My first command in battle went as good as I thought it would. The dice were against me most of the time; although that is something a wargamer seems to say all the time. If you could have seen Steve's face at times after my roles of the dice you would laugh. He was a good sport about and I had to chuckle myself. We would have awesome ROF rolls and then produce nothing but a glancing shot off the German tanks. I swear I could hear German tankers laughing at me.

But I did learn how positioning and moving tanks in general could turn the next phase into a shooting gallery. My first lesson was never, never, NEVER use double time across open fields with an enemy platoon is gonna be in striking distance. I thought maybe I could get the platoon of Crusaders within a flanking shot of the Panzers. If there is any good out of the situation I was able to get the 3 tanks across 36" without rolling a 1, which would have broken them down for the rest of the game. The bad news is the Panzers got double ROF when attacking. This resulted in approximately 20 shots fired with 15 of them landing a punch. I don't need to explain the results to any gamer. I think the picture will explain ...

Another thing I learned was approaching villages. One turn you think your covered and the next turn you in some German tanker's sight for a flank shot. These Shermans were approaching the village in the middle of the map. The German tank column turned and got all 3 Shermans in one round of shooting. I must admit my rolling of dice seemed to lend a hand to the Sherman's downfall.

Rolling dice seemed something that anyone could have a decent hand at. I learned that I didn't have the knack yet. "1" rolled numerous times and made me feel my troops were too busy looking at pinups and not practicing shooting. I am sure that any wargamer will agree that the dreaded "1" seems to show up in favor of the opponent every time.

Not giving up is another thing learned my first time out. A group of Grants using high ground and excellent firepower took out the platoon that killed the Shermans. Excellent shooting characteristics of the Grants along with British modifiers worked magic on splitting open German armor. As you can see by this photo ...

As Steve mentioned in these battles ... FOW is like Chess. Learning the basics is easy but mastering all the moves takes a lifetime. I can't remember the exact phrase but that was close and a good phrase.

I hope to add more to this mile post (blog tag) as my battles and experience happens.

Till then .... enjoy the blog and feel free to leave comments


Battle Hymn 09

Hello fellow troops !

Well ..... Battle Hymn 09 has come and gone once again.

The turnout was once again very high. The show consisted of various models, the wargames miniatures section and car/military vehicles on display. And of course the vendors were in full force. The cub scouts were there in high numbers as well. Its good to see their motivation and hope that the model hobby as well as the miniature wargaming sticks as a hobby for them.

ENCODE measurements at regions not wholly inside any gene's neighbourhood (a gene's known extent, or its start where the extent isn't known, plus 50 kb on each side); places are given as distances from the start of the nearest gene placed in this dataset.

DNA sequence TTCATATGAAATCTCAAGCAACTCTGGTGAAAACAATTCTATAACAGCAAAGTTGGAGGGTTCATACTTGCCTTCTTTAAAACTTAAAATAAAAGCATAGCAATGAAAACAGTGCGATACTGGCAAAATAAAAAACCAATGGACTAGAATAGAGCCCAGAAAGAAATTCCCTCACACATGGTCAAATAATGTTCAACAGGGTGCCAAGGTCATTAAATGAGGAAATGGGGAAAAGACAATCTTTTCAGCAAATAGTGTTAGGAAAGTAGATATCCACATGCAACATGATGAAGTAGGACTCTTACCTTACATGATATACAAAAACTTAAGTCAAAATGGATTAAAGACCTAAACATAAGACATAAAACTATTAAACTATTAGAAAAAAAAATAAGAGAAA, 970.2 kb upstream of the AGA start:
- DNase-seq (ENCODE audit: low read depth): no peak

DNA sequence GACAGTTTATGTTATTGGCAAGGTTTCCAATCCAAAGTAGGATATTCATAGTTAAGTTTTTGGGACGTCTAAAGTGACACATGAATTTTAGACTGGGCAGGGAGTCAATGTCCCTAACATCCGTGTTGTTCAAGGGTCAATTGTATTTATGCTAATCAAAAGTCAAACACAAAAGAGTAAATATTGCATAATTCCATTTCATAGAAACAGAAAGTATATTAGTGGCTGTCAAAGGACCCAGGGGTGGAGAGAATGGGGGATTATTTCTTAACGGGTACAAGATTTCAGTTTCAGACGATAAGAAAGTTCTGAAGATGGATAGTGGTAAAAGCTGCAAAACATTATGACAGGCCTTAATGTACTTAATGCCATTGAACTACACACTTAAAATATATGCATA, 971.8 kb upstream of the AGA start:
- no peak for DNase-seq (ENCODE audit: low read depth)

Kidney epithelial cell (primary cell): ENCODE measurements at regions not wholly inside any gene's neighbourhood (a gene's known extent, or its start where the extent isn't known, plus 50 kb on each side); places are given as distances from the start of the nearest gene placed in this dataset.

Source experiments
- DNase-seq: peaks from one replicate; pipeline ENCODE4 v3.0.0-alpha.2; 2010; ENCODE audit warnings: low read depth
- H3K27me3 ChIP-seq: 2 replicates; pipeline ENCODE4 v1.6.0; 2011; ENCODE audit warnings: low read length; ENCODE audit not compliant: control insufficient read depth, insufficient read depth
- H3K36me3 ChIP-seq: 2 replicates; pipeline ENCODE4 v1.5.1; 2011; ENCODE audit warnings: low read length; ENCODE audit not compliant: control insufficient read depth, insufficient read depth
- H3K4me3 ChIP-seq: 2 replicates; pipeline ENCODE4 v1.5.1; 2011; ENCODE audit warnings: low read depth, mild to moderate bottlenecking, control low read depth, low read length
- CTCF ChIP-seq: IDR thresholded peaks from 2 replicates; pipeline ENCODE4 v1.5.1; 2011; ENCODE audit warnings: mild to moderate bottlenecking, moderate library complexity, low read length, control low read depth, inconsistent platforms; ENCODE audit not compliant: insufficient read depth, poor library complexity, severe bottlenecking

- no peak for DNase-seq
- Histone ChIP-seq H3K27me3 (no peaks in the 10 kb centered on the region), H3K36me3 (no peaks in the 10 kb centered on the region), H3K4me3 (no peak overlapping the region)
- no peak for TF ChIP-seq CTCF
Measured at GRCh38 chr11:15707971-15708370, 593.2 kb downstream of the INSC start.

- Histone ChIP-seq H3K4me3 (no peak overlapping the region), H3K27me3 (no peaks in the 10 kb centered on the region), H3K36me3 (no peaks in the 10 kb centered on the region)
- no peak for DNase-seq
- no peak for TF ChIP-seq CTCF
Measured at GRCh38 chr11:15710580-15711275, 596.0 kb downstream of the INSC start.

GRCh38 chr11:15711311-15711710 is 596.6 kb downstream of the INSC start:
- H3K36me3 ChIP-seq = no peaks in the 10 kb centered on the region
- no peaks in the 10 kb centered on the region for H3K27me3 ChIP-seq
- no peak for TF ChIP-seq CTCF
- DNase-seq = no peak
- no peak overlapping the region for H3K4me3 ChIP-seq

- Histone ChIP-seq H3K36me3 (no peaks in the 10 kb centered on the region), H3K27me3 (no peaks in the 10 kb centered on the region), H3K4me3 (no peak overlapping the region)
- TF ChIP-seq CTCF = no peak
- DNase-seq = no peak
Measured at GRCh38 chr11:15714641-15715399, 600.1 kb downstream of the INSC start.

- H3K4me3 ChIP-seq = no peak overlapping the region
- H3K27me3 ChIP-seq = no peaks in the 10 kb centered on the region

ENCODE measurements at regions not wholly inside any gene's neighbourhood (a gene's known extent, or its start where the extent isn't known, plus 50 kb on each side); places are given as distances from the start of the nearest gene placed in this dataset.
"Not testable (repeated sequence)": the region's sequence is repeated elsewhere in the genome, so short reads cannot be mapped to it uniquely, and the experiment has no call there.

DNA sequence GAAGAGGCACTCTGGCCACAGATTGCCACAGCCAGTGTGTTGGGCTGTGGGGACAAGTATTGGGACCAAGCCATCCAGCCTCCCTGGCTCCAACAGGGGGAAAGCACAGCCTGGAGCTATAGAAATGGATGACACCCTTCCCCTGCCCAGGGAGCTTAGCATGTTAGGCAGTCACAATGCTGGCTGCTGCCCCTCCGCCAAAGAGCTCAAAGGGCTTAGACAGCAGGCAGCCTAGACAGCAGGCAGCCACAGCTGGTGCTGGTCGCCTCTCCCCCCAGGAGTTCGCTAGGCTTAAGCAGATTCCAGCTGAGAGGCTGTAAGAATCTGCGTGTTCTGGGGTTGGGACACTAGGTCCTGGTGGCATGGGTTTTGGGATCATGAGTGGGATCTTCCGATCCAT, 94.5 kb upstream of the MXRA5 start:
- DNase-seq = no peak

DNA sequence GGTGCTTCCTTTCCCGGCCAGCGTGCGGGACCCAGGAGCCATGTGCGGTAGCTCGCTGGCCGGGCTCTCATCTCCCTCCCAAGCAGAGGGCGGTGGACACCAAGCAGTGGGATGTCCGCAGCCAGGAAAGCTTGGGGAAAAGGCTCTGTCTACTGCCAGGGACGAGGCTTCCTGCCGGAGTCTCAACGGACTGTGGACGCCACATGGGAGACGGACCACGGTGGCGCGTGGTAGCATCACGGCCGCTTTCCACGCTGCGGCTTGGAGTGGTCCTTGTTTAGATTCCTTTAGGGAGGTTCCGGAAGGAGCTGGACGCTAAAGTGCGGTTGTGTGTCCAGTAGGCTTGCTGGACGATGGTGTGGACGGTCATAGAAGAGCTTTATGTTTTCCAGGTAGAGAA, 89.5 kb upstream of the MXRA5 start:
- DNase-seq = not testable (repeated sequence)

Once arriving I headed straight over to the wargame area. I had plans to find Steve and his Battle of El Alamein. It wasn't hard to find since it was the only desert table in the area. I introduced myself and Steve allowed me to help control his British forces on the table.

Taking on the Nazis controlled by Tom was a task that any experienced FOW general would find daunting, I found it a humbling experience to say the least. A fun time but very humbling.

As I took control, the British were already deployed since Steve was running the game before I arrived. A true sportsman and a great teacher he allowed me to role the dice and ask many many questions.

We had two objectives. One being Rommel himself and the other a supply depot. The British in this scenario did not have any objectives thus forcing us into an attack role. The scenario only allowed tanks being a easy way to learn the game. The map consisted of a main road splitting the board and t'ed off towards two separate villages. There was olive groves, various hills/ridges and some marshes. The marshes were an interesting use of small bases with some vegetation spread out among a large bases of tan. The buildings were 15mm in design and made the map feel so much more a desert reality. Excellent setup !

My first kill some an awesome shot from a British Sherman tank. Well to tell the true it was the only thing my Shermans did in the first game I played. The kill occurred as we attempted to flank the German position surrounding Rommel's HQ. It was the only shot we placed and killed in this attempt. The victorious Sherman was rewarded by being tagged by a returning German fire and his OIC failed his moral test and retreated from the battle. The Grant platoon was singled out and destroyed in later rounds without much effect.

While the above flanking maneuver was taking place we sent a 1 platoon of British Shermans and 1 platoon of British Crusaders down the main road to split up the defending Germans.

It is here that we had a German response with the OIC leading the attack on our Shermans attempting to flank again through a gap next to the buildings in the horizon. The Crusaders lacked armor but had excellent tank killing power. They moved to attempt cover fire.

On the opposite side of the map we had 1 platoon of British Grants and 1 platoon of British Crusaders. Their objective was the supply depot near a village and olive grove. We moved them onto of an excellent hill for exploiting our 2 shot advantage per Grant. The Grants in this scenario led in kills and were one of the most effective firing units we had. We poured fire into units defending the supply depot and you could almost hear the rounds punching through the German armor.

We also had the Grants provide cover fire for the middle advance. A couple more kills achieved with great shooting from the British crews. But alas the middle advance was destroyed by superior German armor and my horrible dice rolling.
Things began to crumble as the German armor turned its ugly head to the remaining British forces. Once the eastern forces were no longer a threat; the defending Olive grove forces moved to engage our remaining Grants and Crusaders. Slowly our forces were opened up like tin cans although we took out some Germans with us.

It was a great game for being my first. Steve was excellent in explaining the basic rules and making the game fun to learn. I thank Steve tons for allowing to participate and making it a great day. I look forward to playing future games with Steve and Tom. Revenge of the burning British tanks will be had .... maybe.

I have more pictures from a second game that we played. But since the carnage was so great I will be posting it later as a "Things I learned not to do".

Till then .... be safe, keep painting and practice the dice rolling (I need to for sure). And remember, the 327th GIR is forming and looking to make its mark on the table.

Be safe ....